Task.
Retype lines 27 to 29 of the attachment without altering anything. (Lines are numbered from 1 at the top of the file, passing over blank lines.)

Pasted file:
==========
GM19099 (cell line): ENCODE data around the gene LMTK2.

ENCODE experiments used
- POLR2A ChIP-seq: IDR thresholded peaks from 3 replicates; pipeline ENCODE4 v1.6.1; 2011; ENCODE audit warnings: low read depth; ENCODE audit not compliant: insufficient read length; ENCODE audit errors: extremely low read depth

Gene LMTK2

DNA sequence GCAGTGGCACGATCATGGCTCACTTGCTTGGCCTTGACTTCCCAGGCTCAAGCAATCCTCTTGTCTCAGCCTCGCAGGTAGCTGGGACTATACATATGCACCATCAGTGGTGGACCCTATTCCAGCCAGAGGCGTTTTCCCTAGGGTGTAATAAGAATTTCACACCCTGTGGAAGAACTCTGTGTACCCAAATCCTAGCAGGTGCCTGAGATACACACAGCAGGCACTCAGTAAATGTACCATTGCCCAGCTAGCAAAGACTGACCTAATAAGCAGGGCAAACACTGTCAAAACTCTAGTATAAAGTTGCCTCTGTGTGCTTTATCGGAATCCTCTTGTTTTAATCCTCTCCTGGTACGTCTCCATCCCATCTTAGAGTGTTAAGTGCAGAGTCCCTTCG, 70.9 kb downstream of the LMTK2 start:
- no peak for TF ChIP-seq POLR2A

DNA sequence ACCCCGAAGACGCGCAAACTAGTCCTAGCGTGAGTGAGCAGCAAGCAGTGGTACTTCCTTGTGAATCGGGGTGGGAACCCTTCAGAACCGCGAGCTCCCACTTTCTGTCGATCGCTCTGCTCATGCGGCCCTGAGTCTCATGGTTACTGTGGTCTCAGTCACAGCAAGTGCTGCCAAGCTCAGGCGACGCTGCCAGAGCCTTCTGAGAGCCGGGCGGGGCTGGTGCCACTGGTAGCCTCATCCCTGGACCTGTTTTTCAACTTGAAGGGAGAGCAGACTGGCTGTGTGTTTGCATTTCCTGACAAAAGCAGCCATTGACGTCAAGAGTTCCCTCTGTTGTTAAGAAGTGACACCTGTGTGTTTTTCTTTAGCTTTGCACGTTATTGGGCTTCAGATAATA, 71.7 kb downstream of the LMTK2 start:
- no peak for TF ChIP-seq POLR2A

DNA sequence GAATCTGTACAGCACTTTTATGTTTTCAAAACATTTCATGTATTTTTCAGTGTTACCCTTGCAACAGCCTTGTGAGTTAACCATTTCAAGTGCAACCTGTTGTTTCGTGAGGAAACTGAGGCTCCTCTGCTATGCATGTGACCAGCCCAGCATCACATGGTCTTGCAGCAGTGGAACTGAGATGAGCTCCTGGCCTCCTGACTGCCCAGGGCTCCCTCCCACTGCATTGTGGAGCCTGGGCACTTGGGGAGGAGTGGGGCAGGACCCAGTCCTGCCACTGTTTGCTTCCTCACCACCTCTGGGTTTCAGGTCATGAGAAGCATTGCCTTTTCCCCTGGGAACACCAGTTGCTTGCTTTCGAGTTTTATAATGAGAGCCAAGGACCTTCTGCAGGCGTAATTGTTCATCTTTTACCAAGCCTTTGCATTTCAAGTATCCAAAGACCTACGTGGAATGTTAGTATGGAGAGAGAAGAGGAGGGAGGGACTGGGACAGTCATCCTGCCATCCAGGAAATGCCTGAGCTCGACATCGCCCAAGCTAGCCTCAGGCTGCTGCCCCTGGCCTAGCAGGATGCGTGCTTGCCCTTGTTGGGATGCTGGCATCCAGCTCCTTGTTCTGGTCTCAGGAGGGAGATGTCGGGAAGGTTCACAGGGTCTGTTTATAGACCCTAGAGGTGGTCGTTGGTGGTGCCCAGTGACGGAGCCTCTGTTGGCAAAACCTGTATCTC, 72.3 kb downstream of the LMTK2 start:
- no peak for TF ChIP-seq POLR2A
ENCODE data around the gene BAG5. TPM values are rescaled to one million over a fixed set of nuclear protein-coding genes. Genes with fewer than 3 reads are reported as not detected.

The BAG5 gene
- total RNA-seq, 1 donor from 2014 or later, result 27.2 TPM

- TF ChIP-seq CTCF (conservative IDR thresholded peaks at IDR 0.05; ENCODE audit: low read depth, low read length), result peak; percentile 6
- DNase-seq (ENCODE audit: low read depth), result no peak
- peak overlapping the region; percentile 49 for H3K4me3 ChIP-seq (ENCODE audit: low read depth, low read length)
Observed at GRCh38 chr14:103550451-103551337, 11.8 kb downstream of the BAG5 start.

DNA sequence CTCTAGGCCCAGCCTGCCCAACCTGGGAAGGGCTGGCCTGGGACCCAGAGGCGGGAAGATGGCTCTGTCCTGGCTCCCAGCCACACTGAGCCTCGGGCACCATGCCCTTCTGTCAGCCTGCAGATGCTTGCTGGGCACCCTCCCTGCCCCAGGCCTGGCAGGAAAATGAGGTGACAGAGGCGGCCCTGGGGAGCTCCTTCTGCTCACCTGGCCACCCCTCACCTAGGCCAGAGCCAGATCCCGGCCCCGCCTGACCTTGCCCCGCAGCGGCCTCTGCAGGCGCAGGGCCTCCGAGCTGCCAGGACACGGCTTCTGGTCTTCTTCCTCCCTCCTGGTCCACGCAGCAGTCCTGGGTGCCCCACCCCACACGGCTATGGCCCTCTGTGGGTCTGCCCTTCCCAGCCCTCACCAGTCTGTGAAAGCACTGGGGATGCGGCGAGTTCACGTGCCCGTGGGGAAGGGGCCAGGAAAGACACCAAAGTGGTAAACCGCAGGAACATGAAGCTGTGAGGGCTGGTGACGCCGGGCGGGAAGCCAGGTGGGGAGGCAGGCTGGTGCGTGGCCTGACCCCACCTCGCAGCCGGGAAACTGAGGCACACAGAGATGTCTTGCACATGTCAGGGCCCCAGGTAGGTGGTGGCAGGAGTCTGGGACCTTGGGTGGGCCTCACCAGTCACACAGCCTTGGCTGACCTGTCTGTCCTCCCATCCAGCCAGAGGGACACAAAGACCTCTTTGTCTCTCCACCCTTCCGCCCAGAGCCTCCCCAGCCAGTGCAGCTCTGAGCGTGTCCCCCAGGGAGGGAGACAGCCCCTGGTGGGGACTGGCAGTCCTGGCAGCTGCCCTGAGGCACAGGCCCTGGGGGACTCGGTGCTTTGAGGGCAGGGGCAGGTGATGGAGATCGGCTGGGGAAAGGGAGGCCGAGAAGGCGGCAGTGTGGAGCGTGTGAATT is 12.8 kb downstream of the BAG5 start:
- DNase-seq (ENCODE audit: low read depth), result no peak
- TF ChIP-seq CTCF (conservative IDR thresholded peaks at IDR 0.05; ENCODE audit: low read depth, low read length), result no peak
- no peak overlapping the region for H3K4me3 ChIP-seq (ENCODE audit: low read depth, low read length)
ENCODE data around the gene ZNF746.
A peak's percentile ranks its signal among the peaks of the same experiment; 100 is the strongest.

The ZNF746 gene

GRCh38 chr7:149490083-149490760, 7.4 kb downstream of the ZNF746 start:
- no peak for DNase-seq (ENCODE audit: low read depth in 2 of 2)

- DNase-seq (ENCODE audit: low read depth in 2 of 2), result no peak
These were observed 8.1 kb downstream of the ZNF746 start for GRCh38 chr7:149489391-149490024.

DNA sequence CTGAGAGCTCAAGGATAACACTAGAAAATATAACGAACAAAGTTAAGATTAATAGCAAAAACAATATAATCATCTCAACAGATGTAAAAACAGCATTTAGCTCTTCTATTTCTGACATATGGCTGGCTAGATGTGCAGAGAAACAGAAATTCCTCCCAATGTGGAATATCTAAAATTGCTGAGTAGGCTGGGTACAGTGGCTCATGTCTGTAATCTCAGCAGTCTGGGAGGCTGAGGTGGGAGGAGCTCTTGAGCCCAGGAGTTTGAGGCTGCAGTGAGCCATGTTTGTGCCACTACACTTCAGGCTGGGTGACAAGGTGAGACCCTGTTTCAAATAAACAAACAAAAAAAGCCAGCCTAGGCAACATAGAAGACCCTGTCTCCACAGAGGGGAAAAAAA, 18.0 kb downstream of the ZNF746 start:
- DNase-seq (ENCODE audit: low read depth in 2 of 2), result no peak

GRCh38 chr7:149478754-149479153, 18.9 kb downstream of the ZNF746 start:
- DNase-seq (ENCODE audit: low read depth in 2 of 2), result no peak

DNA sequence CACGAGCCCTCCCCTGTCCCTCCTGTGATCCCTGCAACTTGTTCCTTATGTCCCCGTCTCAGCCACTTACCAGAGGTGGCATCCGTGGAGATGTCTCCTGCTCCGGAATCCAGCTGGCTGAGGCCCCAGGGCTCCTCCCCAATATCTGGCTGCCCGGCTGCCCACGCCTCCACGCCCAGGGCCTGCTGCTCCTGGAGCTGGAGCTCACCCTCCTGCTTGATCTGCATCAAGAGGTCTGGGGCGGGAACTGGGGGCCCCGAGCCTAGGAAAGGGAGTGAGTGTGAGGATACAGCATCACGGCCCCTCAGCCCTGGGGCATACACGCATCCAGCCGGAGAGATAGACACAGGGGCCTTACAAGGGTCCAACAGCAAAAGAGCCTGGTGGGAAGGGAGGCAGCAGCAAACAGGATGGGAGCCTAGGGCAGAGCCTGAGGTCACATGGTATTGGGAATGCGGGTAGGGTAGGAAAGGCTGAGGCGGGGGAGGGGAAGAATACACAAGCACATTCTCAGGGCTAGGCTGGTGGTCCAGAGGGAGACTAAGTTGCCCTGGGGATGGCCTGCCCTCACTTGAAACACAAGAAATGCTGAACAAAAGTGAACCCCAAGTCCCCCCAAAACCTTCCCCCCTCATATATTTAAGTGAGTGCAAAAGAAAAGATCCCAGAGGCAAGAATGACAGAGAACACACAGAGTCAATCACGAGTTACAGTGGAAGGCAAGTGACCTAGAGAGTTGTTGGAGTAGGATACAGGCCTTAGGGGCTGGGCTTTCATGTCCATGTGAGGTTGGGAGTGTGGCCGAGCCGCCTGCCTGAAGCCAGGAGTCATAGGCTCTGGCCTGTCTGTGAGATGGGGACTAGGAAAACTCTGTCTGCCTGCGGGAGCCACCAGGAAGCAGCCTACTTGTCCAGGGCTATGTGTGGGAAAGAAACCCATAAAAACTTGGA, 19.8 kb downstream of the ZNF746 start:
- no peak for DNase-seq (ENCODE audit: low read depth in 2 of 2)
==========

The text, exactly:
- DNase-seq (ENCODE audit: low read depth in 2 of 2), result no peak
These were observed 8.1 kb downstream of the ZNF746 start for GRCh38 chr7:149489391-149490024.

DNA sequence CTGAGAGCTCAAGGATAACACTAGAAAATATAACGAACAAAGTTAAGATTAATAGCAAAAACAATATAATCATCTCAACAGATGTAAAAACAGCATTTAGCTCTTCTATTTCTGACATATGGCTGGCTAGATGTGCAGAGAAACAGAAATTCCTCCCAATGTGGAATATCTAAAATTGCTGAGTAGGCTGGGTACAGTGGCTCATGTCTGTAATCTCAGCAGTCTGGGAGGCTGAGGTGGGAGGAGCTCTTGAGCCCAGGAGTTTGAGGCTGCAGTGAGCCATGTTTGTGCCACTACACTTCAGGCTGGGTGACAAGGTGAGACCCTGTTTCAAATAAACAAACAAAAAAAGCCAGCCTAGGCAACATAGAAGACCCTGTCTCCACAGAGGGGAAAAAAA, 18.0 kb downstream of the ZNF746 start: